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Mexico's omission from FC 100

FC 100
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 By Tom Marshall

Raul Ruidiaz's goal saves Morelia in crazy final Liga MX weekend

The playoffs are set after a final weekend of matches in the 2017 Clausura regular season that will go down in Liga MX folklore.

Here's why:

1. The goal that changed everything

A total of 102 games per team, or 9,180 minutes of play, define which Liga MX team gets relegated. The system is based on a points-per-game ratio over three years, or six short seasons, and one team goes down each May.

On Saturday, it was pretty much the last play over those 102 games that saved Morelia from the drop and condemned Chiapas to second-division soccer next season in an unforgettable finish to the Clausura regular season.

Chiapas was winning 1-0 at Atlas, and Morelia was level at 1-1 against Monterrey -- a combination of results that would've seen Morelia relegated. Then, Peru international Raul Ruidiaz stretched out his right foot to poke a right-wing cross into the goal in the 91st minute to hand Morelia victory.

The goal not only saved Morelia from relegation -- and its ownership millions of dollars -- but also pushed it into a playoff spot, dislodging Club America, which lost 3-2 to Pachuca on Saturday. As a result, America coach Ricardo La Volpe learned Sunday that his contract wouldn't be renewed after his team failed to make the playoffs.

To add a bit of extra intrigue, the goal handed Ruidiaz the scoring title by taking him onto nine goals for the season, one more than Andre-Pierre Gignac, Nico Castillo, Oribe Peralta, Matias Alustiza and Aviles Hurtado.

Few goals anywhere have had the repercussions of Ruidiaz's on Saturday.


2. Tigres, Gignac in frightening form

Tigres are back in form and confident heading into the Clasico Regio quarterfinal.

The way Tigres swatted aside Queretaro 5-1 on Saturday made it clear that the reigning champions are very capable of winning back-to-back titles. To add to the general positivity surrounding the club, striker Gignac netted a hat trick. When Gignac hits form, it usually means good things for Tigres.

The recent uptick for Tigres in the past couple weeks has coincided with Argentine Lucas Zelarayan playing behind Gignac in place of Eduardo Vargas. The switch has brought more balance to Tigres, and the team is clicking nicely.

That said, Monterrey is the team Tigres would've wanted to avoid at the quarterfinal stage. Coach Antonio Mohamed masterminded a 1-0 win for Rayados back on April 22, and Tigres' city rivals are better equipped than most to stunt the Tigres charge.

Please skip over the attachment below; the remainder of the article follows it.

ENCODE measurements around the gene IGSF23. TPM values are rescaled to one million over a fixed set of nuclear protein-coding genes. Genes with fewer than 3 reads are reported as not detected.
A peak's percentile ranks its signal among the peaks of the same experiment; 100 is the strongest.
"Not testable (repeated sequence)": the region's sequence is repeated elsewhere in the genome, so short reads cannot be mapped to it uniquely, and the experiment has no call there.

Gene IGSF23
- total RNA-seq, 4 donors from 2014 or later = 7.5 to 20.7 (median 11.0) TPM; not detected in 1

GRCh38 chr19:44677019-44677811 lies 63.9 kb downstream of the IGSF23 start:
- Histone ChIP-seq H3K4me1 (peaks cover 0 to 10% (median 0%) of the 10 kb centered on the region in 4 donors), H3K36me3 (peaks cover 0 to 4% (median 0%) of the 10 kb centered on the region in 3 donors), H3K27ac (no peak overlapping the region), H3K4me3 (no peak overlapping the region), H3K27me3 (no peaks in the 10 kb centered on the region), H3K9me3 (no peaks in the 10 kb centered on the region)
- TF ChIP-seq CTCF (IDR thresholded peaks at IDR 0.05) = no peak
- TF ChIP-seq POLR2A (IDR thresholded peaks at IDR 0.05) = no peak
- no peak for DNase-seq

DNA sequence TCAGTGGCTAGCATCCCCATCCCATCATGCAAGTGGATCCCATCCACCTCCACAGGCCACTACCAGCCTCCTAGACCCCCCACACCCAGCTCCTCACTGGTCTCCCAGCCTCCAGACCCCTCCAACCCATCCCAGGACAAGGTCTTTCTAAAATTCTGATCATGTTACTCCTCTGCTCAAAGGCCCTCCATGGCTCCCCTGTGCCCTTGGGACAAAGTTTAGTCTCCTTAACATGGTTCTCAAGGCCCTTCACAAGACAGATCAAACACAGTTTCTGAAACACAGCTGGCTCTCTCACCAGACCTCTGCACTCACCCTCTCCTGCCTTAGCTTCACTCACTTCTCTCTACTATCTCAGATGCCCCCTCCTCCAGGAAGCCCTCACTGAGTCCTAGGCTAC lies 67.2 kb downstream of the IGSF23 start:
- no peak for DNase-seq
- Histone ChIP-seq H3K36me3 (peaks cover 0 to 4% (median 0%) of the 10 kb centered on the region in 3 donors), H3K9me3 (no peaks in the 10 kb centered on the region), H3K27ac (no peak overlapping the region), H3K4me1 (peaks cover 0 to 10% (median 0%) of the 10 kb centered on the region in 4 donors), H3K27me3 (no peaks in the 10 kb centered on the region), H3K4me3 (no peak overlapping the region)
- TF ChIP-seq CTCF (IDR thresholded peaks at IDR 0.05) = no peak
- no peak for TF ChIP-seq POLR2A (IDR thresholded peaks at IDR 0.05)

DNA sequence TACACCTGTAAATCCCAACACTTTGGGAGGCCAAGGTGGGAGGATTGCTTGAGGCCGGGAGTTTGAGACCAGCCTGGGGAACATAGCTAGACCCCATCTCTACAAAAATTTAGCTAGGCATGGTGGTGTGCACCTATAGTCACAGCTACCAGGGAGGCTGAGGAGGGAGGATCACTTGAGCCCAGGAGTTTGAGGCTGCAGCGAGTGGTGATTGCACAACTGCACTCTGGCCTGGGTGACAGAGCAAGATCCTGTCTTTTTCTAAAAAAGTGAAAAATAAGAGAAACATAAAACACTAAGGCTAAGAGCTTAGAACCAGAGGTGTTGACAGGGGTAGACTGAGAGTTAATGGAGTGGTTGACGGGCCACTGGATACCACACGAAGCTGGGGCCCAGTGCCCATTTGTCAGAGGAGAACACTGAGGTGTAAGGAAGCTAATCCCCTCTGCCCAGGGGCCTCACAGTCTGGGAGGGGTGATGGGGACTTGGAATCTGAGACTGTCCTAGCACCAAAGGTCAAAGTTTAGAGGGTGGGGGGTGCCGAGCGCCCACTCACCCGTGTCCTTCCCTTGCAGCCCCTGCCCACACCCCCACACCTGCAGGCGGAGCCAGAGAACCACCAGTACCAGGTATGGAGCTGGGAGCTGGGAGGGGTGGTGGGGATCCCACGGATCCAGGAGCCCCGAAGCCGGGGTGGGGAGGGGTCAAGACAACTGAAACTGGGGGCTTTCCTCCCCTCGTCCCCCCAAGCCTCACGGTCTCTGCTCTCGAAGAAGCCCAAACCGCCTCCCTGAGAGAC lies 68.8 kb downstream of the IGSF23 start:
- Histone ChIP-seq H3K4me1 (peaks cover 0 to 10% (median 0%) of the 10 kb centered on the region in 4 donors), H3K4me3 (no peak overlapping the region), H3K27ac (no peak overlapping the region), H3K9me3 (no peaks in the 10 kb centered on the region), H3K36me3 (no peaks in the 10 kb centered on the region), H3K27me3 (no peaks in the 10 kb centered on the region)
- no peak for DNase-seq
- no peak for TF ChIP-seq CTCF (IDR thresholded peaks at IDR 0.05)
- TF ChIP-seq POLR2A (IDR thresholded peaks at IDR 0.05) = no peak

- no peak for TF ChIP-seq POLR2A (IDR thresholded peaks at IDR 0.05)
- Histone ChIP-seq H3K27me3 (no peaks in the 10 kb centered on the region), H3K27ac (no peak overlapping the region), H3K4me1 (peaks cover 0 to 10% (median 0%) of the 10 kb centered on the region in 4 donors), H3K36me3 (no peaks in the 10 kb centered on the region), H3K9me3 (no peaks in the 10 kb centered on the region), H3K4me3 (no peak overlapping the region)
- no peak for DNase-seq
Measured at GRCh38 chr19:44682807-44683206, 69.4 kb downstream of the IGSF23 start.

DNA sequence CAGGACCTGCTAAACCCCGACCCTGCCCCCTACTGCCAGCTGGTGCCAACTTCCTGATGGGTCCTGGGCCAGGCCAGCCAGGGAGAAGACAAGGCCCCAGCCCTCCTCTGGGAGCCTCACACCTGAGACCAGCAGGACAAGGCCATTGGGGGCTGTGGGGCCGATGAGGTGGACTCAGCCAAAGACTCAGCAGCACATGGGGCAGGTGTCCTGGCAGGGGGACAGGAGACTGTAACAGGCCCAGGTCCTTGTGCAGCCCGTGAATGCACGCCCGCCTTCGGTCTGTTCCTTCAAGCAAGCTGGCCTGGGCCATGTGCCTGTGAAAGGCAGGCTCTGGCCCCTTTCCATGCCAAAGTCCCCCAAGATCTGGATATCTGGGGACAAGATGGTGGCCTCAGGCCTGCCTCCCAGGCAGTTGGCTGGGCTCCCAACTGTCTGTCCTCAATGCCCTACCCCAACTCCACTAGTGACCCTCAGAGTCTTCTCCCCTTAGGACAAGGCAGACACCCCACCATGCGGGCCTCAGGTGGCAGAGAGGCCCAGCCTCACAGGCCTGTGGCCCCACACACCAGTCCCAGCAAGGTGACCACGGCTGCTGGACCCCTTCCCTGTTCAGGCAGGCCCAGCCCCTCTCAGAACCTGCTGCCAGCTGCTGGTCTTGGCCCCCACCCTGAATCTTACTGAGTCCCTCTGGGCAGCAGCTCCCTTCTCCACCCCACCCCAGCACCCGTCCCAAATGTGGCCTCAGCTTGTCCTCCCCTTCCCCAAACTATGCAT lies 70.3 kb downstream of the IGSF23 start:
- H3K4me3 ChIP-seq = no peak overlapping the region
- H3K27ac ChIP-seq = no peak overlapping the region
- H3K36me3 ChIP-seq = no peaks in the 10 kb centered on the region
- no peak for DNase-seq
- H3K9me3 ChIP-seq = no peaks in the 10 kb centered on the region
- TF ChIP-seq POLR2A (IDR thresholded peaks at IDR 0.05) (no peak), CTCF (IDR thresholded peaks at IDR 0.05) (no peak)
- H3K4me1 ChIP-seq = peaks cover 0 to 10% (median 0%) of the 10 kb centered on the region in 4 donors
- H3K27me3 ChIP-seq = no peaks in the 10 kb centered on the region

3. Herrera's Club Tijuana tops table

All the rumors point to Club Tijuana coach Miguel Herrera being at Club America next season to replace La Volpe, but first comes another Liguilla in which Xolos enter as the first-place team.

It is a significant achievement for Herrera to be superlider once again, and though Saturday's 1-0 victory over Veracruz wasn't a highlight, the former Mexico coach has shown again that he knows how to get the best out of a group of players you wouldn't necessarily put in the top five in Liga MX.

Miguel Herrera's Club Tijuana enters the Liguilla in first place, where it will face Morelia in the quarterfinals.

Now comes the real test for Herrera. It'll be a tricky quarterfinal against Morelia, who have little to lose. Xolos go into the series as favorites, and Herrera will be hoping to bow out of Club Tijuana in style, with a deep run into the Liguilla.

4. Chiapas down and can't complain

Chiapas did what was required of it on Saturday by defeating Atlas in a spirited performance capped by a golazo from Christian "Hobbit" Bermudez. But it wasn't enough.

The club has been dogged by off-the-field problems of late, including a failure to pay wages, crowd trouble and a player accusing it of dismissing him without a legitimate reason.

The lack of planning, overhauls of the squad and scandals took their toll. Seven points from 27 in the past nine games simply aren't enough.

In some ways, it is a shame. Mexico's southeastern region is traditionally under-developed from a socio-economic perspective and deserves a well-run first-division team.


5. Rebuilding needed for Mexico City clubs

The effects of not making the playoffs have already been felt and nowhere more keenly than at Club America, with La Volpe almost immediately announcing that he wouldn't be continuing at the club.

Las Aguilas now need a sporting director and a new coach for the upcoming season, as well as a couple of much-required signings, with a holding midfielder the absolute priority.

Over at Pumas, there has been some concern with the way Francisco "Paco" Palencia's side collapsed in the second half of the Clausura, which ended with a miserable 1-0 loss against Puebla on Sunday. Pumas didn't win a game from April 1 and conceded a remarkable 11 goals without scoring a single one over their last four matches.

At the other Mexico City club not to make the playoffs, Paco Jemez has been backed by Cruz Azul, who defeated Leon 2-1 on Saturday, but clearly things will have to improve quickly in the 2017 Apertura if the manager is to continue for much longer.

Tom Marshall covers Liga MX and the Mexican national team for ESPN FC. Twitter: @MexicoWorldCup.

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